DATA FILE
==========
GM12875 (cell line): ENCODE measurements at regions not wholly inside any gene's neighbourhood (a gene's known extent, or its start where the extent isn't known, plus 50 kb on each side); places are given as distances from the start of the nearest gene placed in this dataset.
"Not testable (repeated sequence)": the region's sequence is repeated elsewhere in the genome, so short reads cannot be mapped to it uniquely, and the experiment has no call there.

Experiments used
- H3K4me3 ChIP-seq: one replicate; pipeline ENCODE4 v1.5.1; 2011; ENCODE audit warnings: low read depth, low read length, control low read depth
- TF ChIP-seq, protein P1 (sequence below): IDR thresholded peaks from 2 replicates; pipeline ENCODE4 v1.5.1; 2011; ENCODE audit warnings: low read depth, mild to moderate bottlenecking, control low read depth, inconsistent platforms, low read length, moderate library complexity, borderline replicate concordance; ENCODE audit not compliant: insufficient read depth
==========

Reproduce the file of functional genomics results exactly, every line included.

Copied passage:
GM12875 (cell line): ENCODE measurements at regions not wholly inside any gene's neighbourhood (a gene's known extent, or its start where the extent isn't known, plus 50 kb on each side); places are given as distances from the start of the nearest gene placed in this dataset.
"Not testable (repeated sequence)": the region's sequence is repeated elsewhere in the genome, so short reads cannot be mapped to it uniquely, and the experiment has no call there.

Experiments used
- H3K4me3 ChIP-seq: one replicate; pipeline ENCODE4 v1.5.1; 2011; ENCODE audit warnings: low read depth, low read length, control low read depth
- TF ChIP-seq, protein P1 (sequence below): IDR thresholded peaks from 2 replicates; pipeline ENCODE4 v1.5.1; 2011; ENCODE audit warnings: low read depth, mild to moderate bottlenecking, control low read depth, inconsistent platforms, low read length, moderate library complexity, borderline replicate concordance; ENCODE audit not compliant: insufficient read depth